We all know now what the BBC is like then. We have had 10 years to see it for ourselves, and nothing JR says will change the evidence of a free thinking persons own eyes and ears.


  23. BaggieJonathan says:


    The time for a state broadcaster is past.

    It should be put out to pasture.

    The political persuasion of the government is no longer relevant, it should be ended whatever the government.

    Options – privatisation or abolition, that’s it, you are spot on.

    As for new call me dave, he is Conservative but not conservative.
    I would not trust him in power to deal with the IBC on a day to day basis any more than I will brownstuff, in fact I would trust him rather less.
    State broadcasting has had its time, it has to go.


  24. John Reith says:

    Heron | 15.05.07 – 1:35 pm

    You raise some interesting questions.

    But you also make some false assumptions.

    For starters:

    an overwhelming majority who are overtly and passionately pro-Labour

    The overwhelming majority are no such thing.

    I do not know for certain the party preference of the majority of the people with whom I have worked in BBC News. That’s because they tend to keep their party allegiances to themselves – off air as well as on air.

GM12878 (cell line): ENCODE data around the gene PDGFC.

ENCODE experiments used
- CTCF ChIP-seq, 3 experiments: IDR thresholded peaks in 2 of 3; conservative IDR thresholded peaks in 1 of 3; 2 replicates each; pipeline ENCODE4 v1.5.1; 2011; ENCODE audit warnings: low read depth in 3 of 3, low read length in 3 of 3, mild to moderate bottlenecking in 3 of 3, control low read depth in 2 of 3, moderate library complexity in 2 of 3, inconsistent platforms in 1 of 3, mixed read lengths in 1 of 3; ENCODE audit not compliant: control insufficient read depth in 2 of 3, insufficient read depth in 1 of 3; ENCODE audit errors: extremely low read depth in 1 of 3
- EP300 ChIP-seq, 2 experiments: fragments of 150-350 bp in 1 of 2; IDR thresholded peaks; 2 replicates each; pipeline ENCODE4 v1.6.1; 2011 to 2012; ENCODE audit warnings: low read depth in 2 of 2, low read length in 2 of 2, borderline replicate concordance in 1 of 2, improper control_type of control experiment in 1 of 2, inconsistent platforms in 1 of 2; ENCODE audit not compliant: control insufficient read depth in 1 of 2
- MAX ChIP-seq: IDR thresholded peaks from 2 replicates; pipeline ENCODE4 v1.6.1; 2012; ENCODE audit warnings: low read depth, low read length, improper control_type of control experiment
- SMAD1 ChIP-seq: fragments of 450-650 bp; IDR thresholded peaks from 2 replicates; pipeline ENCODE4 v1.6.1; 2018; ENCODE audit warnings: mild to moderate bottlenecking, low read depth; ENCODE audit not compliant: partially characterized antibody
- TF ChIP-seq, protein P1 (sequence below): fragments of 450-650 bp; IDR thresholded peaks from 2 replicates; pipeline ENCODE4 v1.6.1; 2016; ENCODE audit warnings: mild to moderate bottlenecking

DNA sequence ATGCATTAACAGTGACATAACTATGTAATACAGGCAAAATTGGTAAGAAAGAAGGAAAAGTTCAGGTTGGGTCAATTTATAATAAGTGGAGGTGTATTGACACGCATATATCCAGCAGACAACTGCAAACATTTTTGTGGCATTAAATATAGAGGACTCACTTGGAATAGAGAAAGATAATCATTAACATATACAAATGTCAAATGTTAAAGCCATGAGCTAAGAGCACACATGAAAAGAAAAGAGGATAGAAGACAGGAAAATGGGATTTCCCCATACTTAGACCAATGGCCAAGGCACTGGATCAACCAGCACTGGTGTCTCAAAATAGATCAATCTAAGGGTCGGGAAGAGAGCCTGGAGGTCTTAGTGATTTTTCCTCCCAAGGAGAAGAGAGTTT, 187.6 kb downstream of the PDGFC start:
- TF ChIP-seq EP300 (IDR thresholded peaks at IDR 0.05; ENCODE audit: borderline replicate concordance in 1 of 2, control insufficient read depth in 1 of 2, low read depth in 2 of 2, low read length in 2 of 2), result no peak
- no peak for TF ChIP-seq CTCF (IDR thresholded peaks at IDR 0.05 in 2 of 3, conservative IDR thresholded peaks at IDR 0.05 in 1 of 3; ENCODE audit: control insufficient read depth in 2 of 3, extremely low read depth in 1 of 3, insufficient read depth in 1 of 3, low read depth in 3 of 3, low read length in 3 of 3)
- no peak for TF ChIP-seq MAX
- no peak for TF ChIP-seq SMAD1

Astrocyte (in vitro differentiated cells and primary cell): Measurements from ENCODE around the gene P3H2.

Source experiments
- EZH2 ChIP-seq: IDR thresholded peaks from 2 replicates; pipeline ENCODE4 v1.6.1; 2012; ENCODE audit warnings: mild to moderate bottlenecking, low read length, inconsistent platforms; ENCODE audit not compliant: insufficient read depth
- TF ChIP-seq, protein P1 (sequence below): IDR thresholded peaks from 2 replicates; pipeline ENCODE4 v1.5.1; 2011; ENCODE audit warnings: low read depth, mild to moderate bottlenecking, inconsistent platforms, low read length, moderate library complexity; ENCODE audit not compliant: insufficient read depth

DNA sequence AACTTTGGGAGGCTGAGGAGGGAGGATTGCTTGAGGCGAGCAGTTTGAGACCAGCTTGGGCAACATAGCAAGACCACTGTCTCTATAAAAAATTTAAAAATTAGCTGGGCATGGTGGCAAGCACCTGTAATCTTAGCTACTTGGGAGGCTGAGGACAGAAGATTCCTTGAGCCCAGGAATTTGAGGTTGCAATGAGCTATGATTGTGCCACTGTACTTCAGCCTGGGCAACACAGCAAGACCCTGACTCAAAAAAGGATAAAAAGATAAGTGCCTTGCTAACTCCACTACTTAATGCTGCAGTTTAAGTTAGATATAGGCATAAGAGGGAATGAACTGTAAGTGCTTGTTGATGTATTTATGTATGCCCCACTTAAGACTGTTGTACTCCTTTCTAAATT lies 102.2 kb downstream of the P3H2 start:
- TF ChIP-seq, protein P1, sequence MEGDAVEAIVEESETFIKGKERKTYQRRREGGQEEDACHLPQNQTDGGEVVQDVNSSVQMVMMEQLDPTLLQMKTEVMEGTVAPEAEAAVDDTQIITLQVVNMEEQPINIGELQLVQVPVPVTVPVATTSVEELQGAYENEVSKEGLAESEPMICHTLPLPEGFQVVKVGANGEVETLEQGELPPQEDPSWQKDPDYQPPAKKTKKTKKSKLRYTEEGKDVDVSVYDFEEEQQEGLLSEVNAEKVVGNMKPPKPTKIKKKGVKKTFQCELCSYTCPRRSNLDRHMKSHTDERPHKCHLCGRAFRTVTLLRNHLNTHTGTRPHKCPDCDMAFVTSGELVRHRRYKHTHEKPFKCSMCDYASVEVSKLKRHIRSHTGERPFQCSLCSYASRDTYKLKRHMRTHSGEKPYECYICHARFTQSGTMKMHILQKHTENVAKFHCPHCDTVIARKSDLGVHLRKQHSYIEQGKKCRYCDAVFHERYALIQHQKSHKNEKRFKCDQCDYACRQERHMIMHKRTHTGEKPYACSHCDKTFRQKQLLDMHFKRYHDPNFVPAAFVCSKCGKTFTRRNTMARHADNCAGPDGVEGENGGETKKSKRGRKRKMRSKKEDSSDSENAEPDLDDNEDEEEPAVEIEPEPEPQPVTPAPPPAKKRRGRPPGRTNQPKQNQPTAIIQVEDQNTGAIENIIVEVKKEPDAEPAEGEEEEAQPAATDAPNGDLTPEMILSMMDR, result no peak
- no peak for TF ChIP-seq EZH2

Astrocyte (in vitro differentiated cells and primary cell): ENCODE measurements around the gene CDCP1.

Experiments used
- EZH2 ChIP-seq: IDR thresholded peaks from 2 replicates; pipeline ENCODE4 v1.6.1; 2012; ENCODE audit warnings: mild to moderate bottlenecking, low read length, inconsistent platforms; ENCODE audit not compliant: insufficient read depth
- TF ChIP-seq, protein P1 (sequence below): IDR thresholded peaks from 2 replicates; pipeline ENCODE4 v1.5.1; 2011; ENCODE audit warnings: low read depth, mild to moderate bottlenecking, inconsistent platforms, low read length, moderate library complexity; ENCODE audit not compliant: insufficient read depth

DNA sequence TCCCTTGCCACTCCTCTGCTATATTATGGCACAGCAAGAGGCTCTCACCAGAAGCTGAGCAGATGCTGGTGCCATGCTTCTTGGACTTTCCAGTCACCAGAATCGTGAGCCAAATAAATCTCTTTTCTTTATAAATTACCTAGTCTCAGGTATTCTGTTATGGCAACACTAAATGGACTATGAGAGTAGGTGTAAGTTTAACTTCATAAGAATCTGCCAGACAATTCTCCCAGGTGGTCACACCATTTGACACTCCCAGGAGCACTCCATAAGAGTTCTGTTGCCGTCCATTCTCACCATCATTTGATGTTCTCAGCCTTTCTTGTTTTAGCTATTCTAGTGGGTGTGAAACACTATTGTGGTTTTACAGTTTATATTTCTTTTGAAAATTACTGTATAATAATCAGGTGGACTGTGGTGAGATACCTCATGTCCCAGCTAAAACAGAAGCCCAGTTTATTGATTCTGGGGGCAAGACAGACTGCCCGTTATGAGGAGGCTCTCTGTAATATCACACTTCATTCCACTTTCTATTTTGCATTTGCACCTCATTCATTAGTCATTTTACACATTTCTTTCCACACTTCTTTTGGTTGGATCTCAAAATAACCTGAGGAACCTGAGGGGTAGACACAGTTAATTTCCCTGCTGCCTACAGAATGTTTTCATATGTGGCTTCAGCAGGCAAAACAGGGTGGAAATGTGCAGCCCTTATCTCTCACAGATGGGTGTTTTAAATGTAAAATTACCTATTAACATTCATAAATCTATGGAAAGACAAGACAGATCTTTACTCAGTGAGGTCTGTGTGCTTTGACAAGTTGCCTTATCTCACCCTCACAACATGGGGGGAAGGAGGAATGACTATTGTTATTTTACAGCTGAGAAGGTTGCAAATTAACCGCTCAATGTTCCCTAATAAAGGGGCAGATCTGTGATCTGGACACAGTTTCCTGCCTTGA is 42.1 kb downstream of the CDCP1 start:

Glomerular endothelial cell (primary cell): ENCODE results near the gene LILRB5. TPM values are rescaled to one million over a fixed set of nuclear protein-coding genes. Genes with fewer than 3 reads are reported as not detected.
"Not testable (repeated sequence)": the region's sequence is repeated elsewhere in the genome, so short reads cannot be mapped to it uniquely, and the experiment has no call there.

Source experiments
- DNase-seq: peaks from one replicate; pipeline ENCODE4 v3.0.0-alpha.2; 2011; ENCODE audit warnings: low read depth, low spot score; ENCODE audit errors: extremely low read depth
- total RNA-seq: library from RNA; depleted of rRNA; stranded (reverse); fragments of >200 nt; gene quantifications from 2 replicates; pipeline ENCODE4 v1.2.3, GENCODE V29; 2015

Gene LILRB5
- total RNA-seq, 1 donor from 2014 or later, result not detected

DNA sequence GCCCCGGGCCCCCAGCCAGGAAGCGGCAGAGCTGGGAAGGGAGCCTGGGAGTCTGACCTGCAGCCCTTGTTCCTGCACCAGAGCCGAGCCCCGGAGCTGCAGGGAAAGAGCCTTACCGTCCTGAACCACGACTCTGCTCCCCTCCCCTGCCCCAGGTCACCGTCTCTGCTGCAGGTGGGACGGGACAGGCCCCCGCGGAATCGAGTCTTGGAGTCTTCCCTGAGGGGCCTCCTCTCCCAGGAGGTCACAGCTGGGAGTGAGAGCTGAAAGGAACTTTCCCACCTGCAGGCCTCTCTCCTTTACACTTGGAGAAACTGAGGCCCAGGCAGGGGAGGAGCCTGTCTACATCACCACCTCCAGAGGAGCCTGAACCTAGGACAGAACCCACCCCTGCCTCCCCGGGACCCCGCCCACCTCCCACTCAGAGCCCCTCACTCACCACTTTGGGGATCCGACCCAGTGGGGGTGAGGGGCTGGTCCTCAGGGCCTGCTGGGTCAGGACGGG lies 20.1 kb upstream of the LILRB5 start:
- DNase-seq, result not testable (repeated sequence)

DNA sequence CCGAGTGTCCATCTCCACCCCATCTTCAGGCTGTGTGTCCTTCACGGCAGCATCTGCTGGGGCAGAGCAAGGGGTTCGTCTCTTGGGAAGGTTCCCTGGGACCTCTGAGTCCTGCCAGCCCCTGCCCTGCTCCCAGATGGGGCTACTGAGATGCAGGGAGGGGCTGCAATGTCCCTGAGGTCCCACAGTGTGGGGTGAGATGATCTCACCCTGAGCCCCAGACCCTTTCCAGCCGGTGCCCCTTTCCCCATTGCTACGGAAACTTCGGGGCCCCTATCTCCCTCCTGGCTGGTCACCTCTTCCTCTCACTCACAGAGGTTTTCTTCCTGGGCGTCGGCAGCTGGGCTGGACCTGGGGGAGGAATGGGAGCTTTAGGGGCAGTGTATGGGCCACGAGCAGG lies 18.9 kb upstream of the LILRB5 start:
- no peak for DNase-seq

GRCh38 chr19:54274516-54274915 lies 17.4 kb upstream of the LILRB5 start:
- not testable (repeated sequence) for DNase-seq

I do know, however, the views of many of them on specific issues that come up either in editorial meetings or over a drink and can sometimes therefore make a pretty accurate guess about their politics. But sometimes, I just can’t.

    Take Paxo. He’s no shrinking violet. But if I tried to arrange a pattern out of all the things he says are ‘bloody ridiculous’, ‘outrageous’, ‘pure drivel’ and so on – it would lead nowhere in terms of divining a voting intention.

    I know some smartarse will pop up with some letter he’s supposed to have written at the age of 20 saying he’s a socialist, but few people have the same outlook at 50 as at 20.

    I cannot easily imagine Paxo overtly or passionately voting for the party of Hazel Blears. But then look at the rough time he gave Charles Kennedy and Michael Howard.